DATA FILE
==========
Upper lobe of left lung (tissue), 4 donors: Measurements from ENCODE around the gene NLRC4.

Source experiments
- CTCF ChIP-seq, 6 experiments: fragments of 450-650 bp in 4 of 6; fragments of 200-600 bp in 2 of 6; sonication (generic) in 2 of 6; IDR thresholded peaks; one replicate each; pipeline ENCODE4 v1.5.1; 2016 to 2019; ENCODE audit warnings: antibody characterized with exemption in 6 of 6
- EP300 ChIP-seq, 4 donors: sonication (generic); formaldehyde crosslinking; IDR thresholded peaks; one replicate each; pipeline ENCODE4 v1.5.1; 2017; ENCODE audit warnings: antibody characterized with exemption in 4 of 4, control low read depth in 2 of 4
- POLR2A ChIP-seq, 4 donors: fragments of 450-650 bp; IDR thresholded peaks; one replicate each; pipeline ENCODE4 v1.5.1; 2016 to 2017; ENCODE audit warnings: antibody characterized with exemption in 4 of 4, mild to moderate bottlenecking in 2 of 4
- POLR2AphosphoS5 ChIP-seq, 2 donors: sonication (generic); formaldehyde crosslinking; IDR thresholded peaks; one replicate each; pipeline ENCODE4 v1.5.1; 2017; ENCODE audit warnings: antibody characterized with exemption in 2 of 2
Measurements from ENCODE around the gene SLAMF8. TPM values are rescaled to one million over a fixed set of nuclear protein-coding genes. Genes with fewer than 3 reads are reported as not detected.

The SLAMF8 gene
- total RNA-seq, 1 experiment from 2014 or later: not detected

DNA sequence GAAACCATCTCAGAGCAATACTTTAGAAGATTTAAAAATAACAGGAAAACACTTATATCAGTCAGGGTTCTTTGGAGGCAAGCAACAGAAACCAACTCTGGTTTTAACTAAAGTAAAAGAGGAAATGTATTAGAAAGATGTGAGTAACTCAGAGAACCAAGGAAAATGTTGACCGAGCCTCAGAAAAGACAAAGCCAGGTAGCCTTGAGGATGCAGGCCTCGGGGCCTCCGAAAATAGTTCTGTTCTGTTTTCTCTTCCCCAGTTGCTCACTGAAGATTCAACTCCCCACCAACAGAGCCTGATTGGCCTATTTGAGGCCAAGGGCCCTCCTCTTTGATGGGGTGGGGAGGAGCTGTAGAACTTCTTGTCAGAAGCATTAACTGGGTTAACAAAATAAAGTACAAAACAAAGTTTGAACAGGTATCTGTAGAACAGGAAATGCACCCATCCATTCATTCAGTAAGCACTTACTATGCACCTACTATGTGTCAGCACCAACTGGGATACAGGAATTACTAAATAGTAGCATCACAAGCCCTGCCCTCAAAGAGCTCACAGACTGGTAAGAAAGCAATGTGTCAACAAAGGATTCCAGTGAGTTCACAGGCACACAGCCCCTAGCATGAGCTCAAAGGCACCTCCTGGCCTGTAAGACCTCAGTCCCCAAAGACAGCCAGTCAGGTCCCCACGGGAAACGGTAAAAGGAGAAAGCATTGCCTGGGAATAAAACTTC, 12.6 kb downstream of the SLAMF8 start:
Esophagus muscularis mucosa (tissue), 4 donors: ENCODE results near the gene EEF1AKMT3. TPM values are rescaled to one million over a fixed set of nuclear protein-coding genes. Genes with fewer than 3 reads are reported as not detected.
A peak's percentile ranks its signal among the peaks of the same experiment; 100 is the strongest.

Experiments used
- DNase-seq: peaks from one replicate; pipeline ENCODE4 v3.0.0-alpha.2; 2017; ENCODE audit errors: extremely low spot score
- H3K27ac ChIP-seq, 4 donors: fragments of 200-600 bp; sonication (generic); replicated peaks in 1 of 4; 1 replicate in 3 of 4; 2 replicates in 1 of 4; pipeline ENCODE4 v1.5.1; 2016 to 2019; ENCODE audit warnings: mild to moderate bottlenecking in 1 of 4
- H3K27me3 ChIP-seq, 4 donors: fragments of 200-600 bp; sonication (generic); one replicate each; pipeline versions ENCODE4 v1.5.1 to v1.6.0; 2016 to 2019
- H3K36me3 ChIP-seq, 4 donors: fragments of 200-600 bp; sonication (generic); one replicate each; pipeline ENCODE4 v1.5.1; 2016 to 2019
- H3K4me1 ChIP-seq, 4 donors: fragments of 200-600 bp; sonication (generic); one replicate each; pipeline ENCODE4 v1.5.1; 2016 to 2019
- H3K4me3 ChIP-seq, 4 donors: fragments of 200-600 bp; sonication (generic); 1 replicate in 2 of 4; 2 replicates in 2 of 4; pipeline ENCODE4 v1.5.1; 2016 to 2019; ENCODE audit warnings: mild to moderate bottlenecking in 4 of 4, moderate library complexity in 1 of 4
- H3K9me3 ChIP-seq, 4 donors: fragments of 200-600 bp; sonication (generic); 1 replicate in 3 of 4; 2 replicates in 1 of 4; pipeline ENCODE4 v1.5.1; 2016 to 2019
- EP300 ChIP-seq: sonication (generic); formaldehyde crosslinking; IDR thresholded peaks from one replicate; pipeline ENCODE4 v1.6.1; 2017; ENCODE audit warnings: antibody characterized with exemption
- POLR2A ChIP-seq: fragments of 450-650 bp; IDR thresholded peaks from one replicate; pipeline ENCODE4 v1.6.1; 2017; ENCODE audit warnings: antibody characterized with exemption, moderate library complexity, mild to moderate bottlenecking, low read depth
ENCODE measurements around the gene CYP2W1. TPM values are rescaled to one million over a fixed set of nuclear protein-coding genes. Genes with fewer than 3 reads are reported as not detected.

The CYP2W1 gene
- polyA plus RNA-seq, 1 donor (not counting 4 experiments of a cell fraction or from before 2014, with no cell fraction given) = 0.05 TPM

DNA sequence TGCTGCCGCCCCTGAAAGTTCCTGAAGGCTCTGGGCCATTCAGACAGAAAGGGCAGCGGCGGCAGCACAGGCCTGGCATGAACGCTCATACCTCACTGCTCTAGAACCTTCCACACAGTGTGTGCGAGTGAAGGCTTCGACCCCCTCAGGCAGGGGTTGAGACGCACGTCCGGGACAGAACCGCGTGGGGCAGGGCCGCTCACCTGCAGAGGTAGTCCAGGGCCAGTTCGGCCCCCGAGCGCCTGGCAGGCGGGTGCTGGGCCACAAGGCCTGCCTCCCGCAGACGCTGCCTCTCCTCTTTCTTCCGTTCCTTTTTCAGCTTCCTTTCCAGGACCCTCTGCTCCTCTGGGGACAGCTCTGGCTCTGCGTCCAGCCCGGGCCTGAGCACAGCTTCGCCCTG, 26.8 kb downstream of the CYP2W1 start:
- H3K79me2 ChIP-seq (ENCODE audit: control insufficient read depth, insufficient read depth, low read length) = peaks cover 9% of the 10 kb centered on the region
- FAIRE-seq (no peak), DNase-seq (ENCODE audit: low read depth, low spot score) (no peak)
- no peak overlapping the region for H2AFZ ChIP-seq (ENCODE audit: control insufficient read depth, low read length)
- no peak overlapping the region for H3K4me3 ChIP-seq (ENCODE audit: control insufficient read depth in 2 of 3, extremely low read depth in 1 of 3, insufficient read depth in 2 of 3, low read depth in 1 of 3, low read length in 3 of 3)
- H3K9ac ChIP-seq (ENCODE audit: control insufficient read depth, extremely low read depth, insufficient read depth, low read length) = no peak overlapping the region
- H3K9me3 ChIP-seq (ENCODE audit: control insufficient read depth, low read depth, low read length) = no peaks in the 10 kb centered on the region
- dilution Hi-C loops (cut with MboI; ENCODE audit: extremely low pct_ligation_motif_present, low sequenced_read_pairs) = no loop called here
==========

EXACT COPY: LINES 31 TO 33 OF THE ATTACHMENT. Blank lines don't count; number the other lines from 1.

- H3K9ac ChIP-seq (ENCODE audit: control insufficient read depth, extremely low read depth, insufficient read depth, low read length) = no peak overlapping the region
- H3K9me3 ChIP-seq (ENCODE audit: control insufficient read depth, low read depth, low read length) = no peaks in the 10 kb centered on the region
- dilution Hi-C loops (cut with MboI; ENCODE audit: extremely low pct_ligation_motif_present, low sequenced_read_pairs) = no loop called here